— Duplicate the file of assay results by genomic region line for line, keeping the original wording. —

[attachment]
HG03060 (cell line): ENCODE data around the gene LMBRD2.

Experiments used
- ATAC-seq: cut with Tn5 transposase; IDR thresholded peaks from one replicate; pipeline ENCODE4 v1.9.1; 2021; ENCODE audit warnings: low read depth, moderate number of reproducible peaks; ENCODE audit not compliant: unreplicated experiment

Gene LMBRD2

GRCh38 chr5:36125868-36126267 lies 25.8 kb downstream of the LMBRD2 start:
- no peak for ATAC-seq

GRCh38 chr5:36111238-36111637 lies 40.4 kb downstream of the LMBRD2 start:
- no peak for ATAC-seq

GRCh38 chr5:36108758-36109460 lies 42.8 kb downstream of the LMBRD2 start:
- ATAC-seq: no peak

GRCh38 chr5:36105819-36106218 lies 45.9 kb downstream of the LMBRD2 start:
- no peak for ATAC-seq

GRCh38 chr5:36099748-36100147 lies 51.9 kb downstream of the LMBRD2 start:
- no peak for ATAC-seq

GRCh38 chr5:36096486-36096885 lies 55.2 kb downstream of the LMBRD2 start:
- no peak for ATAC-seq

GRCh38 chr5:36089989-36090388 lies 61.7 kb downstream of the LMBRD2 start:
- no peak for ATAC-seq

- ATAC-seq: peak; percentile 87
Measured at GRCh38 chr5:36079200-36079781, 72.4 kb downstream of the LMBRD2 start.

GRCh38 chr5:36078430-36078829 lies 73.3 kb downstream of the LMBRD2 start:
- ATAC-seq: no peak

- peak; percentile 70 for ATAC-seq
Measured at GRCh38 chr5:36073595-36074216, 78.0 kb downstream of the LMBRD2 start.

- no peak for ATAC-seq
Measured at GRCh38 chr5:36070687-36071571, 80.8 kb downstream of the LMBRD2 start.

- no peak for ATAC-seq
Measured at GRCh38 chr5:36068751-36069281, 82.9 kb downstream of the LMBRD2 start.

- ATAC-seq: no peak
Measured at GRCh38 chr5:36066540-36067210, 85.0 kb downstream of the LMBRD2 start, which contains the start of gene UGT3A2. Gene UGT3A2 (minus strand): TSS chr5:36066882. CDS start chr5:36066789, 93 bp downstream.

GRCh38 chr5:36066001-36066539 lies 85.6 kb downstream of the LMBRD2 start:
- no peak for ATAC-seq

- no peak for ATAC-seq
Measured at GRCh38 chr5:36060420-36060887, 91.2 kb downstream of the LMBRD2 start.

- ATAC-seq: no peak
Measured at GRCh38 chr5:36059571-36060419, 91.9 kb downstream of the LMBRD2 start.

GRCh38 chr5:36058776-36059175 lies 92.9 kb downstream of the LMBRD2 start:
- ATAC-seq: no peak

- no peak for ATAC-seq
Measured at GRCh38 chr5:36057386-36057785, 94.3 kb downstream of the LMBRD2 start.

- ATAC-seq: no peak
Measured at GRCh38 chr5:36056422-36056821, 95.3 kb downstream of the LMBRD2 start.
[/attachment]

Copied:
HG03060 (cell line): ENCODE data around the gene LMBRD2.

Experiments used
- ATAC-seq: cut with Tn5 transposase; IDR thresholded peaks from one replicate; pipeline ENCODE4 v1.9.1; 2021; ENCODE audit warnings: low read depth, moderate number of reproducible peaks; ENCODE audit not compliant: unreplicated experiment

Gene LMBRD2

GRCh38 chr5:36125868-36126267 lies 25.8 kb downstream of the LMBRD2 start:
- no peak for ATAC-seq

GRCh38 chr5:36111238-36111637 lies 40.4 kb downstream of the LMBRD2 start:
- no peak for ATAC-seq

GRCh38 chr5:36108758-36109460 lies 42.8 kb downstream of the LMBRD2 start:
- ATAC-seq: no peak

GRCh38 chr5:36105819-36106218 lies 45.9 kb downstream of the LMBRD2 start:
- no peak for ATAC-seq

GRCh38 chr5:36099748-36100147 lies 51.9 kb downstream of the LMBRD2 start:
- no peak for ATAC-seq

GRCh38 chr5:36096486-36096885 lies 55.2 kb downstream of the LMBRD2 start:
- no peak for ATAC-seq

GRCh38 chr5:36089989-36090388 lies 61.7 kb downstream of the LMBRD2 start:
- no peak for ATAC-seq

- ATAC-seq: peak; percentile 87
Measured at GRCh38 chr5:36079200-36079781, 72.4 kb downstream of the LMBRD2 start.

GRCh38 chr5:36078430-36078829 lies 73.3 kb downstream of the LMBRD2 start:
- ATAC-seq: no peak

- peak; percentile 70 for ATAC-seq
Measured at GRCh38 chr5:36073595-36074216, 78.0 kb downstream of the LMBRD2 start.

- no peak for ATAC-seq
Measured at GRCh38 chr5:36070687-36071571, 80.8 kb downstream of the LMBRD2 start.

- no peak for ATAC-seq
Measured at GRCh38 chr5:36068751-36069281, 82.9 kb downstream of the LMBRD2 start.

- ATAC-seq: no peak
Measured at GRCh38 chr5:36066540-36067210, 85.0 kb downstream of the LMBRD2 start, which contains the start of gene UGT3A2. Gene UGT3A2 (minus strand): TSS chr5:36066882. CDS start chr5:36066789, 93 bp downstream.

GRCh38 chr5:36066001-36066539 lies 85.6 kb downstream of the LMBRD2 start:
- no peak for ATAC-seq

- no peak for ATAC-seq
Measured at GRCh38 chr5:36060420-36060887, 91.2 kb downstream of the LMBRD2 start.

- ATAC-seq: no peak
Measured at GRCh38 chr5:36059571-36060419, 91.9 kb downstream of the LMBRD2 start.

GRCh38 chr5:36058776-36059175 lies 92.9 kb downstream of the LMBRD2 start:
- ATAC-seq: no peak

- no peak for ATAC-seq
Measured at GRCh38 chr5:36057386-36057785, 94.3 kb downstream of the LMBRD2 start.

- ATAC-seq: no peak
Measured at GRCh38 chr5:36056422-36056821, 95.3 kb downstream of the LMBRD2 start.